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Home / World / Britain will use the relief budget to boost trade in Africa – PM May

Britain will use the relief budget to boost trade in Africa – PM May



CAPE TOWN (Reuters) – Britain will use its international aid budget to strengthen its own interests while deepening trade relations with Africa, Minister Theresa May said on Tuesday to counter critics who say aid is better spent At home.

May, struggling to unite her divided Conservative Party over her plan to exit Britain from the European Union, visits South Africa, Nigeria and Kenya on her first official trip to the continent.

Speaking in Cape Town, May said she wanted Britain to become the largest investor in the Seven Nations group in Africa, overtaking the US by using the aid budget to help British companies invest in the continent ,

The government has announced the prospect of increased trade with non-EU countries as one of Brexit's main selling points as it prepares to leave the bloc in March next year, currently the largest trading partner.

In April, a Commonwealth meeting took place in the UK, including South Africa, Kenya and Nigeria, which sought to revive the network of mostly former colonies and establish new trade among its members.

May has once again committed to leaving the British aid budget at 0.7 percent of GDP, but said it would use it in a way that helped Britain.

"I'm not ashamed that our UK aid program works," May said.

"Today, I commit to not only counteracting extreme poverty, but tackling global challenges and our own support their own national interest. "

Britain's foreign aid amounted to £ 1

3.9 billion last year). The budget has been targeted by many MEP deputies who say it is too high and should be spent elsewhere or in the UK itself.

May, accompanied by a delegation of British business people, said Britain will work with African countries to combat job insecurity and migration.

Britain's Prime Minister Theresa May and South African President Cyril Ramaphosa attend the ceremony to deliver the SS Mendi bell in Cape Town, South Africa, on 28 August 2018. REUTERS / Mike Hutchings

19659013] "It is in the interest of the world to see these jobs created to tackle the causes and symptoms of extremism and instability, manage migratory flows and promote clean growth," said May.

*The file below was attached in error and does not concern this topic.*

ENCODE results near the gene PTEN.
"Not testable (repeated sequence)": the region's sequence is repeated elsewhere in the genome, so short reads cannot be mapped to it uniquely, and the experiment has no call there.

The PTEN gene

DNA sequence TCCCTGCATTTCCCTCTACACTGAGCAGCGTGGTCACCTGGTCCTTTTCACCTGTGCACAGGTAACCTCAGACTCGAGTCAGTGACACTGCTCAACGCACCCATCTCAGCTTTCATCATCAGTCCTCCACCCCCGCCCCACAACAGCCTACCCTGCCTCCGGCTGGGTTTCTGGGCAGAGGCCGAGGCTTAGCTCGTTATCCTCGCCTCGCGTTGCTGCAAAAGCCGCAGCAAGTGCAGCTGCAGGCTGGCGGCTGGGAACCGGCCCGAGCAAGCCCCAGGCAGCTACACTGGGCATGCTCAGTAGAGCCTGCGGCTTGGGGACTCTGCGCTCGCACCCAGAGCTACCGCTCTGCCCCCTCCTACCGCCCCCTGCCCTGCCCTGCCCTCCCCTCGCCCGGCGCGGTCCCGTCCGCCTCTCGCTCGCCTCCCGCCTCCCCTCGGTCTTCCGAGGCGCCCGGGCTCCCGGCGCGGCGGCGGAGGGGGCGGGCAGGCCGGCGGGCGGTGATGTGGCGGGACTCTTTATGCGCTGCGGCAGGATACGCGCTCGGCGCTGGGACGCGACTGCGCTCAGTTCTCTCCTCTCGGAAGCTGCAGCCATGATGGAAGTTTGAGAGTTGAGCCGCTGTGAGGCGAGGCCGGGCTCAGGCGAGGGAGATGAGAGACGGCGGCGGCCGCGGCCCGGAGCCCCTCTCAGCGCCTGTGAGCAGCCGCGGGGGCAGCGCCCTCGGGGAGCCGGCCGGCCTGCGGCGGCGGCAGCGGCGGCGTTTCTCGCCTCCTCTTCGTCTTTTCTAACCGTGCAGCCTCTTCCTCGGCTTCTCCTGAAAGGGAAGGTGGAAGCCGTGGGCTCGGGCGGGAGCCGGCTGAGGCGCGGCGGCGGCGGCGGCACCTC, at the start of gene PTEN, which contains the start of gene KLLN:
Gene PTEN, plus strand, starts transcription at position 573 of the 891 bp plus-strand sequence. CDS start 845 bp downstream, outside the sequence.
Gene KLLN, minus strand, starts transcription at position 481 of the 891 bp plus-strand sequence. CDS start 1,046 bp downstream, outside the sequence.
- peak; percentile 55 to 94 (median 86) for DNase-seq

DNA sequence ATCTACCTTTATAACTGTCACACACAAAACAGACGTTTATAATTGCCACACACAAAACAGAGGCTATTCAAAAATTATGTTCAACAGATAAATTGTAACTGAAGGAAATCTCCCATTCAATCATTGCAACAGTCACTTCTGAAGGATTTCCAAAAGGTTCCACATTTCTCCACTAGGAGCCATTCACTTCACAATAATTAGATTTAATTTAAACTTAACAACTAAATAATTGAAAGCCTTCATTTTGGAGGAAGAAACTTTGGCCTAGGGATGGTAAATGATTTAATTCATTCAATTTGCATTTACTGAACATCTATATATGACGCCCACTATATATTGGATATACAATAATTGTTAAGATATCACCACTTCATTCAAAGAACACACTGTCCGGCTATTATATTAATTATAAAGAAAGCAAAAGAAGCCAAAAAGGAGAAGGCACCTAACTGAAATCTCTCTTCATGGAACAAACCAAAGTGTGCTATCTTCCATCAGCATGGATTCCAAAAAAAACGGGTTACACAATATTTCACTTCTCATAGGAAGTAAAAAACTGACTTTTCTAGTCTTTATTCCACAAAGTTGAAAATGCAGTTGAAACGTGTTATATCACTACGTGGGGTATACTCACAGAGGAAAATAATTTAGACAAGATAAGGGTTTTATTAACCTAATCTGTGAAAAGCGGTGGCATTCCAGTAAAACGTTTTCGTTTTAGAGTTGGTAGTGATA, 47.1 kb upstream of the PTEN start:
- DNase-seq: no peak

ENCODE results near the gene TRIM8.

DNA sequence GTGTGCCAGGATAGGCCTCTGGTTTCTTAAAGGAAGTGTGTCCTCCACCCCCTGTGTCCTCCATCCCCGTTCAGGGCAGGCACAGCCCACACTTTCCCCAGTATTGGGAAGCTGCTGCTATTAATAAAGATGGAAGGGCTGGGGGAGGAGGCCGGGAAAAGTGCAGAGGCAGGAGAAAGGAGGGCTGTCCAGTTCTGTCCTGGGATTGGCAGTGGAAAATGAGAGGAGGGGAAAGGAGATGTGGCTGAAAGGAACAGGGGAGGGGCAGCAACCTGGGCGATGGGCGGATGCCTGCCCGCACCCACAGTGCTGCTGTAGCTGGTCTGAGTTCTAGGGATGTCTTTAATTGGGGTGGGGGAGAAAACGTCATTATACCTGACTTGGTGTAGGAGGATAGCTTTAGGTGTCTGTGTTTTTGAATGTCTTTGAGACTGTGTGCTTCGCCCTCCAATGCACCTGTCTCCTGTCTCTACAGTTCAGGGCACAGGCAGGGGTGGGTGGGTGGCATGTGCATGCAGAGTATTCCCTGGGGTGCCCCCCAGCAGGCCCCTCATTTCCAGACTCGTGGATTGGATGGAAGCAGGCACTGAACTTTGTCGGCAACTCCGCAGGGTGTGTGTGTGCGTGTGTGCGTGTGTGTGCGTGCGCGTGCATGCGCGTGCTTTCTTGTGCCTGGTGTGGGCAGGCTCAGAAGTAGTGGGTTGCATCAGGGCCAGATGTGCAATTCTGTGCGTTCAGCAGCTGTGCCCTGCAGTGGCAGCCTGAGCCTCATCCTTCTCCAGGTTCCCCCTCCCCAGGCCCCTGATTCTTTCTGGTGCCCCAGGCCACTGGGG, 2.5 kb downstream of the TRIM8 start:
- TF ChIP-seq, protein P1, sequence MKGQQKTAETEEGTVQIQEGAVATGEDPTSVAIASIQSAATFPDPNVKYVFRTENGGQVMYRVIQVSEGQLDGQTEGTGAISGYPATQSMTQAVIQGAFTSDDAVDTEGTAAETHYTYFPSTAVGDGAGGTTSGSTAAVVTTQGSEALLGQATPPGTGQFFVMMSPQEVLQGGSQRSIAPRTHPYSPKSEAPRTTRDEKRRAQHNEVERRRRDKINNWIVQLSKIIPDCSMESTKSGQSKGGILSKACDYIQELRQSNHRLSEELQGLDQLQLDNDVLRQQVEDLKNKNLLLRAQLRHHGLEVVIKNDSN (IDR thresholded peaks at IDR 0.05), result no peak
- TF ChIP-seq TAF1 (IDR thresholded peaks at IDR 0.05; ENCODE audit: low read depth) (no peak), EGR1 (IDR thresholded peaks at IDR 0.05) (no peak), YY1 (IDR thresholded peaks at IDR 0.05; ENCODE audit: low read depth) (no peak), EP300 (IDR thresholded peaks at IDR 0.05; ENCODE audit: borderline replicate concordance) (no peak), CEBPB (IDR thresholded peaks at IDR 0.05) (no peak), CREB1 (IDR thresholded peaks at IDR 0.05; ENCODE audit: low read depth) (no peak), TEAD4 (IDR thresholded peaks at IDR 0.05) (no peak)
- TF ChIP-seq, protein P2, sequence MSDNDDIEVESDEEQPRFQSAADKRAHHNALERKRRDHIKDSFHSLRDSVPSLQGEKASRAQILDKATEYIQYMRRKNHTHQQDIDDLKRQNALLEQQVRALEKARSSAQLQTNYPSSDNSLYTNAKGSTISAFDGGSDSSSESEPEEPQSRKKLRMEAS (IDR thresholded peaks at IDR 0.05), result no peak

According to the United Nations Conference on Trade and Development, direct foreign direct investment in Africa in 2016 was £ 43 billion ($ 55.5 billion) compared to £ 44 billion ($ 56.7 billion) in the United States.

Investments from France, which maintains close ties with its former colonies in West Africa, amounted to £ 38 billion ($ 49 billion) and China quickly became a major player in Africa, £ 31 billion ($ 40 billion) ,

Last year, Great Britain was South Africa's sixth largest trading partner with total trade of $ 79.5 billion ($ 5.6 billion), said the office of the South African president.

Under the banner of creating a "Global Britain", Trade Minister Liam Fox, a prominent proponent of Brexit, quoted the International Monetary Fund study as saying that 90 percent of global growth next year will be generated outside the EU.

Phil Clark, a lecturer in African politics at the School of African and Oriental Studies at the University of London, said that if Britain confronts the full impact of Brexit, African states will emerge from a position of strength in discussions.

"They understand the UK's situation very well and they have a variety of other trading partners, including China, India and Russia," he wrote in a note. "If Britain's offerings do not coincide with those of these other international partners, May will come home empty-handed."

COUNTRY TRACK

May also said Britain supports South Africa's land reform program, provided it is legalized. She would discuss the subject with President Cyril Ramaphosa, she said.

"The UK has been supporting land reform for some time, a land reform that is legal, that is, transparent, generated through a democratic process," Mai said when asked by a reporter,

Slideshow ( 7 photos)

Last week, South Africa accused US President Donald Trump of fomenting segregation after saying he had asked Secretary of State Mike Pompeo to investigate South African "land and peasant seizures" and "killing peasants."

Additional coverage by Kate Holton and William James in London and Joe Brock in Johannesburg; Edited by James Macharia and

Our Standards: The Thomson Reuters Trust Principles.

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